Alexander’s unfortunate decision left a bitter legacy, and gave the German commanders precious time to impart their defensive genius and dictate the timetable for the campaign. From that time on both Bradley and Patton accepted the principle practiced by Montgomery, i.e., in the absence of leadership and guidance from above, “they should interpret their orders to suit themselves. In North West Europe it led to tacit conspiracy to ignore Eisenhower. ”3 Even worse, Sicily became the springboard for Omar Bradley’s anti-Montgomery, anti-British bias that had harmful consequences in Northwest Europe in 1944/45.

As a direct result of the boundary line incident Patton arrived unannounced at Alexander’s headquarters in North Africa on July 17 determined to gain a more important role for his army. With the British advance now stalled in the mountains and in the plain of Catania, and unable to crack the Etna Line, Alexander agreed to Patton’s plan to employ Bradley’s II Corps to thrust to Sicily’s northern coast, while the remainder of Seventh Army cleared western Sicily. In reality, this was merely a clever ploy by Patton to maneuver Seventh Army into a position to capture Messina. Patton was correct in his belief that to further demean the American fighting role in Sicily was intolerable, and the only means of overcoming it was by means of a great American victory, which in Sicily meant the capture of Messina.

Knocked out Pzkfw VI "Tiger" near Gela, Sicily on 13 July 1943.
(National Archives)

Alexander could have struck a killing blow with Seventh Army where the Etna Line defenses were weakest and incomplete and thus tightened a noose from which the only escape was retreat or surrender. Instead, the opportunity was squandered by the capture of Palermo and a secondary sweep into western Sicily, neither of which were of any strategic importance. Greeted by thousands of flag-waving, cheering Sicilians, Patton’s army liberated Palermo on July 21. While the publicity focused on Palermo, Patton began a new offensive along the north coast and across north central Sicily with two infantry divisions, their destination: Messina.

When the three Allied ground commanders met for the first time in the campaign on July 25, Montgomery proposed that Seventh Army rather than his Eighth Army capture Messina. The myth that there was a race to Messina between Patton and Montgomery existed only in Patton’s mind – and was unfortunately embellished in the film “Patton” in which a smirking Monty meets Patton in the city centre as two competing bands drown one another out. The truth was that Montgomery not only never went to Messina nor had any desire to do so but also once he recognized Seventh Army was better positioned to carry out this task, actually advocated that Patton do it!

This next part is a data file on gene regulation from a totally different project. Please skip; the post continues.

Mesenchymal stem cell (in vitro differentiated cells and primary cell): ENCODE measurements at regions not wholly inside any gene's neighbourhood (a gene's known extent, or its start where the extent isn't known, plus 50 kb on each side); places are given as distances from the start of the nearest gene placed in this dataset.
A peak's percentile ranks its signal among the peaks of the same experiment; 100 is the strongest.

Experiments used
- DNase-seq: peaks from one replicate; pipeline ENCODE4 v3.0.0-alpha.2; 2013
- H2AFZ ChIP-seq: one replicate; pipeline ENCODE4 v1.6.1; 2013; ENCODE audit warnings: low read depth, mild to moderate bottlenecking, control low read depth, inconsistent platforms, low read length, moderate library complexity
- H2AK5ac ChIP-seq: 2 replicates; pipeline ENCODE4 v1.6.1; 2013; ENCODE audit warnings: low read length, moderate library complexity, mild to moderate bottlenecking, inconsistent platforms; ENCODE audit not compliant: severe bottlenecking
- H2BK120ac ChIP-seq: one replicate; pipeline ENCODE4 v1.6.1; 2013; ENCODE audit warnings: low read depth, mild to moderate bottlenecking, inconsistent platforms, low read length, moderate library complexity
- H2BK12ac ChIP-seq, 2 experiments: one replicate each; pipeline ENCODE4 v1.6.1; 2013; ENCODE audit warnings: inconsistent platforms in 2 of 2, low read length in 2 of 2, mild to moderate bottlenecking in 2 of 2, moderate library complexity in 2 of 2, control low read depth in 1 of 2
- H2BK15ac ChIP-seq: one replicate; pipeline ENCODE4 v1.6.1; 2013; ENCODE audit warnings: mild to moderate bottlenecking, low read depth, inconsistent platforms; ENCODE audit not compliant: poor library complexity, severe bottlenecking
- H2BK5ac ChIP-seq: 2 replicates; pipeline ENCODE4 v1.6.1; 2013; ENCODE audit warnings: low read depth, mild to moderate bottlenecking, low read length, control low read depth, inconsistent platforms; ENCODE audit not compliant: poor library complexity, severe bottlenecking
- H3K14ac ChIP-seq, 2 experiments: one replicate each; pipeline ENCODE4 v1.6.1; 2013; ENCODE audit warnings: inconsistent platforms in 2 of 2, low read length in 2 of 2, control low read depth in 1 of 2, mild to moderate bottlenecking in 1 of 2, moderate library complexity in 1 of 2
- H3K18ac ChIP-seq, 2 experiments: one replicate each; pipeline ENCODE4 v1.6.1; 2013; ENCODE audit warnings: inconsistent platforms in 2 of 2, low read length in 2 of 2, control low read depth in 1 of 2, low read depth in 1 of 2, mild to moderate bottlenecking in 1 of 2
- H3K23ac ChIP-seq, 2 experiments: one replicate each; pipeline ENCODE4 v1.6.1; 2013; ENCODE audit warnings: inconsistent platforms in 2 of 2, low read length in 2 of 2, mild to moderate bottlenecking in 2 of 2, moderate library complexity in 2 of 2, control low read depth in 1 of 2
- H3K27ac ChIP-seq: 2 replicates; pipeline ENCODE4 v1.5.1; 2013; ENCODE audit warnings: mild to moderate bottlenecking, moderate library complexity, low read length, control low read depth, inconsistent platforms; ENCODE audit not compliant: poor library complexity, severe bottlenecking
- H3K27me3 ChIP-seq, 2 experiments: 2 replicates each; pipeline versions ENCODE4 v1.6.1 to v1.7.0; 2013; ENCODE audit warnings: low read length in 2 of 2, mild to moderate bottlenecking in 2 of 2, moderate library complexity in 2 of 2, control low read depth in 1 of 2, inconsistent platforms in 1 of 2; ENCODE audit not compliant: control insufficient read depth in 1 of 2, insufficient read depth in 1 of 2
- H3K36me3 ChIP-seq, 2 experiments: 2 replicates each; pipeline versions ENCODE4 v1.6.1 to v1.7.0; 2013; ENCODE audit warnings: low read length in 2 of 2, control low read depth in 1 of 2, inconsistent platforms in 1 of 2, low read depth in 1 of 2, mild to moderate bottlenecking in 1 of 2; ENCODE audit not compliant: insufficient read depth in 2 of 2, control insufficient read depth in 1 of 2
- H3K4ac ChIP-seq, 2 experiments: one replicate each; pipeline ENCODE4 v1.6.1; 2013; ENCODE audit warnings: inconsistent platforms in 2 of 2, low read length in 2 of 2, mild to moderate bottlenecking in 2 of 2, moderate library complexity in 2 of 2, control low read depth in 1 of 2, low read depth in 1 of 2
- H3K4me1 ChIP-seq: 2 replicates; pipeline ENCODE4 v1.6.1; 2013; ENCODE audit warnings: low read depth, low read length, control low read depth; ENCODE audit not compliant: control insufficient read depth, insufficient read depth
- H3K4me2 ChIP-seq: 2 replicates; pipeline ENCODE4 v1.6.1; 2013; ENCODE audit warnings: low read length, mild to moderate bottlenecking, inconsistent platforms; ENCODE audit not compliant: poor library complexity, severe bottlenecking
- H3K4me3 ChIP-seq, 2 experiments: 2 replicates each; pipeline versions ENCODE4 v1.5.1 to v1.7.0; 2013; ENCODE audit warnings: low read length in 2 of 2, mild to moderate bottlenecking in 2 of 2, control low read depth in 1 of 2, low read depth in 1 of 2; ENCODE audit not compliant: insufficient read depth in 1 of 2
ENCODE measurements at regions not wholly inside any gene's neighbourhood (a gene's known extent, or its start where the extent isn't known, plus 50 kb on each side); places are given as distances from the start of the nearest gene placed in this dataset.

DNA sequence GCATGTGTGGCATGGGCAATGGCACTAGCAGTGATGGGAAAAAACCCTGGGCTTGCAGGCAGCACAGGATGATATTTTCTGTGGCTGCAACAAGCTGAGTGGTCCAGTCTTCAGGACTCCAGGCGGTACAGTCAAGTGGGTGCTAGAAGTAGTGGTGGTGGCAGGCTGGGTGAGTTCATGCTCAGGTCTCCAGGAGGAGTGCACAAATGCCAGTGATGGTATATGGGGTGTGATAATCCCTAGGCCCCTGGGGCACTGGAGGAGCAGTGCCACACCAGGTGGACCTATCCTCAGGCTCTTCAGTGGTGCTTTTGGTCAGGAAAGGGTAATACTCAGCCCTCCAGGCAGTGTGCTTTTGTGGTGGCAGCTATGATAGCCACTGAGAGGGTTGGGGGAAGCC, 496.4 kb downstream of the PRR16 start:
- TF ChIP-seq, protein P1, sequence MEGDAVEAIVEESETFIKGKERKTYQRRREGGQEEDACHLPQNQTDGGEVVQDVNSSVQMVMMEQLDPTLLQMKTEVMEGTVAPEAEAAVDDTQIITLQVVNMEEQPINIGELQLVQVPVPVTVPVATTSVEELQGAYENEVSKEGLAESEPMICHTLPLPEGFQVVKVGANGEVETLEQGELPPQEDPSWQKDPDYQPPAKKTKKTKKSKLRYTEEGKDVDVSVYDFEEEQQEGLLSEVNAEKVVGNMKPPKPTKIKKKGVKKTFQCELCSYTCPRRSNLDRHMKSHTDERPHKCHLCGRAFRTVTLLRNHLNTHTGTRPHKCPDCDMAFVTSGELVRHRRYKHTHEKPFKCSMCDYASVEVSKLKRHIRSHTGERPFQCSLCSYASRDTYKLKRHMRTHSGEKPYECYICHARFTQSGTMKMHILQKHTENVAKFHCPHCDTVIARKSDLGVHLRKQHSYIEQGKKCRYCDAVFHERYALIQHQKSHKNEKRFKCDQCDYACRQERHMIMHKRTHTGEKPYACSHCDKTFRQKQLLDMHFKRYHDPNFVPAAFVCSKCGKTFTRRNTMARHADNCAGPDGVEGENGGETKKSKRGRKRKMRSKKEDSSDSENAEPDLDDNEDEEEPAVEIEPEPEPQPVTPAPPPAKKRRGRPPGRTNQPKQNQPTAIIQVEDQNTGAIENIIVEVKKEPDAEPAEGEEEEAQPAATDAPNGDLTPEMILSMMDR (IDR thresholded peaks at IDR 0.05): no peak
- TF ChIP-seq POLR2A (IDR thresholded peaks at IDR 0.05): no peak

Thus Patton had the full backing of both Alexander and Montgomery to seize Messina and end the troublesome Sicily campaign. In the time it took for Seventh Army to fight a series of bloody battles and capture Messina, the Germans skillfully carried out a succession of delaying actions by utilizing the mountainous terrain to maximum advantage. Although the German formations in Sicily had performed brilliantly, they now faced entrapment in the northeastern corner of the island and must either evacuate Sicily or surrender. While the German’s conducted a series of delaying actions which made American progress a painful and costly experience, plans were implemented for an audacious mass evacuation across the Strait of Messina to the Italian boot beginning in early August.

Ferry traffic in the Strait was efficiently organized and performed flawlessly under the cover of heavy anti-aircraft support as the Allied air forces made a half-hearted and largely futile effort to interdict the evacuation. The Germans fully expected catastrophic losses; instead, by the time the operation ended the morning of Aug. 17, 1943 they had extricated their entire remaining force of nearly 55,000 troops and virtually every weapon and vehicle capable of being ferried to the mainland, all of which would be later employed in the defense of Italy.4 The U.S. 3d Division entered the smoking ruins of Messina that same morning only to find that the last German soldier had long since departed.

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1 Comment

  1. The Tiger is outside 47 Corso Indipendenza, Acate, Sicily. It appears to have been destroyed by its own crew.